Where will your retirement money come from? If you’re like most people, qualified-retirement plans, Social Security, personal savings and investments are expected to play a role. Once you have estimated the amount of money you may need for retirement, a sound approach involves taking a close look at your potential retirement-income sources.
Asking the right questions about how you can save money for retirement without sacrificing your quality of life.
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This investment account question is vital and answered as early as possible.
Without a solid approach, health care expenses may add up quickly and potentially alter your spending.
How Medicare can address health care needs in your retirement strategy.
Workers 50+ may make contributions to their qualified retirement plans above the limits imposed on younger workers.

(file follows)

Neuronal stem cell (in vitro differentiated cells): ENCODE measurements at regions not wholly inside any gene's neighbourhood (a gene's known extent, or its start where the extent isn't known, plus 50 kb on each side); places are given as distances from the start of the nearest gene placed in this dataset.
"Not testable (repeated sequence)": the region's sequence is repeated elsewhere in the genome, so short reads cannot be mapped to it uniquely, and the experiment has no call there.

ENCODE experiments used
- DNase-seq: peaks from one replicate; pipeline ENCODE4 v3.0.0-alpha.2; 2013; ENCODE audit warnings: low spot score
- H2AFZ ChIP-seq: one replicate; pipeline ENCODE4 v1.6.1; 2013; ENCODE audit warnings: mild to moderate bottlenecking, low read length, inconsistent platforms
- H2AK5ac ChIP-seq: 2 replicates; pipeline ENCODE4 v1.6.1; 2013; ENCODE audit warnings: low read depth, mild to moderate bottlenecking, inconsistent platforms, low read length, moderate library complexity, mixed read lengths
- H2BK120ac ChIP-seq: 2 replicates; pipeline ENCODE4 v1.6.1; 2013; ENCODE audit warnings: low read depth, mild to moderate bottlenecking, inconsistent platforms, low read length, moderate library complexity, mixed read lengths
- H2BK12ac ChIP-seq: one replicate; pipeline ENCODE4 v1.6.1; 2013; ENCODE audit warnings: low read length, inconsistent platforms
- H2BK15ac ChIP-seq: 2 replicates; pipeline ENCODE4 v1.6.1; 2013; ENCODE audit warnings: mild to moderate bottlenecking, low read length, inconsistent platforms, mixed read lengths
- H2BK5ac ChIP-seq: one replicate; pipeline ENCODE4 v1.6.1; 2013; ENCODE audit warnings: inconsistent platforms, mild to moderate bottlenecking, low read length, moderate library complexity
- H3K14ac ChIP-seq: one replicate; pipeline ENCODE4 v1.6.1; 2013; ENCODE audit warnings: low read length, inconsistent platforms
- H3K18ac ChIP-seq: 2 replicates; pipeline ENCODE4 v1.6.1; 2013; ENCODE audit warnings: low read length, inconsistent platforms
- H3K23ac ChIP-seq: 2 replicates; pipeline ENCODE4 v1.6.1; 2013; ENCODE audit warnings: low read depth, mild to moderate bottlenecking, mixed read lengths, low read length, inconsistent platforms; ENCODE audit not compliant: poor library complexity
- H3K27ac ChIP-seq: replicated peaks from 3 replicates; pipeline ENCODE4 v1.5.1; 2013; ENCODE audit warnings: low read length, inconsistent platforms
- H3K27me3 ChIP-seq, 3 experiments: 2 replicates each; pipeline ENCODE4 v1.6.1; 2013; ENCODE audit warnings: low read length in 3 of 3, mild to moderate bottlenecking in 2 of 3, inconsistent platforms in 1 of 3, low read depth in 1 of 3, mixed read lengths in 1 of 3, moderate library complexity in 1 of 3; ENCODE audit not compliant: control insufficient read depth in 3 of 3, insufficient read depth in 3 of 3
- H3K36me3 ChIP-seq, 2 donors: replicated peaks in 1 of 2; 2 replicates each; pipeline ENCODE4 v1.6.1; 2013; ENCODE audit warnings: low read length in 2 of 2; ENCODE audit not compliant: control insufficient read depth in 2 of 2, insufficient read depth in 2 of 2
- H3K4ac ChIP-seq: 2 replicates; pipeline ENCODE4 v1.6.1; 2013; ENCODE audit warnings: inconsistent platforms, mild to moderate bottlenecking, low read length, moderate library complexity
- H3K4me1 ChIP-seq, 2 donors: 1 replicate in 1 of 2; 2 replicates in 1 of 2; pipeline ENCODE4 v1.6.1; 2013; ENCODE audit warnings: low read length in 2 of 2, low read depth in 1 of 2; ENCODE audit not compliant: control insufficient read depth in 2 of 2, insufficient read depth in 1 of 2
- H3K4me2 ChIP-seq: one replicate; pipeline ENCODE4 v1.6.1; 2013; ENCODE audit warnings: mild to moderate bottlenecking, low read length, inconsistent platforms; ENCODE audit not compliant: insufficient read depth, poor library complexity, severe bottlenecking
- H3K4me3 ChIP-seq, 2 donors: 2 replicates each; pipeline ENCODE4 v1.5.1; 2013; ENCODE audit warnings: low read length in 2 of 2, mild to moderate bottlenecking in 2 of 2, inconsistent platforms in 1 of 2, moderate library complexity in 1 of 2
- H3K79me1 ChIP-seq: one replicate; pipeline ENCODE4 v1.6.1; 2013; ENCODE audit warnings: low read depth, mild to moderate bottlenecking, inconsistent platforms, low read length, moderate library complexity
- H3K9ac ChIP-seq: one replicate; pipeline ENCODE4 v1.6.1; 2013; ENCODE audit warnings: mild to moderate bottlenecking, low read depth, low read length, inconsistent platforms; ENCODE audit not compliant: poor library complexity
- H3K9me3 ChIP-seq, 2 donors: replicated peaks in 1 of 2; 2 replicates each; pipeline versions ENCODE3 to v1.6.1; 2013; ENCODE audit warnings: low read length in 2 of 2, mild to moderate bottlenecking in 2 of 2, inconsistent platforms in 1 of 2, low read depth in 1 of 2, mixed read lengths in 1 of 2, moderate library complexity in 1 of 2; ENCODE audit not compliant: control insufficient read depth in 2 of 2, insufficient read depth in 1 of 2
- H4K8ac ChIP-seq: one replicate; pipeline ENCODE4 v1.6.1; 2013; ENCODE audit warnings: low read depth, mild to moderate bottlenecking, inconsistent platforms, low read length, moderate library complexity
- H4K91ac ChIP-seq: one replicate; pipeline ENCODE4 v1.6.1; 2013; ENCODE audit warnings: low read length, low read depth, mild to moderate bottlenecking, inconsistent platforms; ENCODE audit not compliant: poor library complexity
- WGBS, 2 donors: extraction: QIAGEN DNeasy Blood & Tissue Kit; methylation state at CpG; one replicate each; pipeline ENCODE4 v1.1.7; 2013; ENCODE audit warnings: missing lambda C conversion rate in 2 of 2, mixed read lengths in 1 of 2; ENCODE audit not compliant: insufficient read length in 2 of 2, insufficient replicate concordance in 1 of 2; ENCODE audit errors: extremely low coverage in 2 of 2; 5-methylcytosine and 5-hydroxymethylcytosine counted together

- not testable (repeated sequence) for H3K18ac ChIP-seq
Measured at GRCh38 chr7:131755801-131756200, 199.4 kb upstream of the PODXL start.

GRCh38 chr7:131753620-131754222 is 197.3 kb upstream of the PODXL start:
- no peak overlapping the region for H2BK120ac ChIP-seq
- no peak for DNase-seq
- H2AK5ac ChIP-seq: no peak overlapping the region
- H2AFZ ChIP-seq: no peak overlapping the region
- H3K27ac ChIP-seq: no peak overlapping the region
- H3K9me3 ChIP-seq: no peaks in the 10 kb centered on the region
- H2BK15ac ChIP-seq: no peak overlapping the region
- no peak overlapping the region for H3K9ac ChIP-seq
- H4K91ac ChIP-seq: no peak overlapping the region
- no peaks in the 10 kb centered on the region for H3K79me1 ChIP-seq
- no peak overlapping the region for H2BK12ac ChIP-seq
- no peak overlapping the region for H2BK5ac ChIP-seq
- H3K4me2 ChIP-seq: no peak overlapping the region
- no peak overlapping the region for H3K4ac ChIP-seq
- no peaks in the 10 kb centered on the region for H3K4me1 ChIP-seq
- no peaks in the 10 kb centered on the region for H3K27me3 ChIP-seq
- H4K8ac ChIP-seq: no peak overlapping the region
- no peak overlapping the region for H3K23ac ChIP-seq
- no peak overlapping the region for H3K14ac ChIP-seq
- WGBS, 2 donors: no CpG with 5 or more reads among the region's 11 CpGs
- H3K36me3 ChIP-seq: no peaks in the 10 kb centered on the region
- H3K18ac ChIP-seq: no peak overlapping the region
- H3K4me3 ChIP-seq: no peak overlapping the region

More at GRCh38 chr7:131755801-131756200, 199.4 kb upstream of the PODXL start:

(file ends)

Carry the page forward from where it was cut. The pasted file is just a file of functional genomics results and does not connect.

Individuals have three basic choices with the 401(k) account they accrued at a previous employer.
There are things about Social Security that might surprise you.
Help determine the required minimum distribution from an IRA or other qualified retirement plan.
This calculator compares a hypothetical fixed annuity with an account where the interest is taxed each year.
Estimate the maximum contribution amount for a Self-Employed 401(k), SIMPLE IRA, or SEP.
Estimate how much income may be needed at retirement to maintain your standard of living.
This calculator compares employee contributions to a Roth 401(k) and a traditional 401(k).
This calculator can help you estimate how much you may need to save for retirement.
A number of questions and concerns need to be addressed to help you better prepare for retirement living.
Investment tools and strategies that can enable you to pursue your retirement goals.
What does your home really cost?
The average retirement lasts for 18 years, with many lasting even longer. Will you fill your post-retirement days with purpose?
Around the country, attitudes about retirement are shifting.
Here are five facts about Social Security that might surprise you.
When you retire, how will you treat your next chapter?
A growing number of Americans are pushing back the age at which they plan to retire. Or deciding not to retire at all.